I have just read McInnes's new book and he supported the retention of the existing house as no evidence of misuse there has been found. I am pretty sure he would have objected to the proposed design i.e. he built himself a sympathetically designed log cabin near Diabeg.

Glencoe is owned by the NTS. As a life member I will be asking that they halt this proposal.

 Graeme G 09 Jan 2022
In reply to alan.rodger:

> As a visual statement the design to me is an obscenity. Glencoe is one of the last places in Scotland for vanity projects. I also agree that site clearance is the best option given its unsavoury recent past. 

Ugly as sin. I sincerely hope this gets knocked back. But I highly doubt it will. It’ll be a sad day for Glencoe if that ever gets built.

In reply to Andy Harpur:

Gosh, the photo visuals at the bootom of the 43 documents in your link are concerning:

https://wam.highland.gov.uk/wam/files/8BD22D62971E2090120FDADD402002F0/pdf/21_05434_FUL-PHOTO_VISUAL_INFORMATION_1-2561716.pdf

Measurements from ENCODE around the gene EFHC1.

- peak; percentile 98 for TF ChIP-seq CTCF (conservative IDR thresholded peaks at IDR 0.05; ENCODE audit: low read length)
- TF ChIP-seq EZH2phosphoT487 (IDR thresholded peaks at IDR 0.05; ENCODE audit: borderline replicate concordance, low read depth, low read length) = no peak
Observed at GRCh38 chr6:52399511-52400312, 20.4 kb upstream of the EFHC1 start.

The middle of glencoe is not the place for somoenes grand designs vanity ptoject.

going from a single storey dwelling to a tall two storey dwelling that is completely out of character. I know very little about planning but I'd be very dissapointed if that was approved

Post edited at 10:23
 Le Sapeur 09 Jan 2022
In reply to Andy Harpur:

It's a nice design, more modern than futuristic. However it is totally out of character for the middle of Glencoe and is completely unsympathetic to the local vernacular.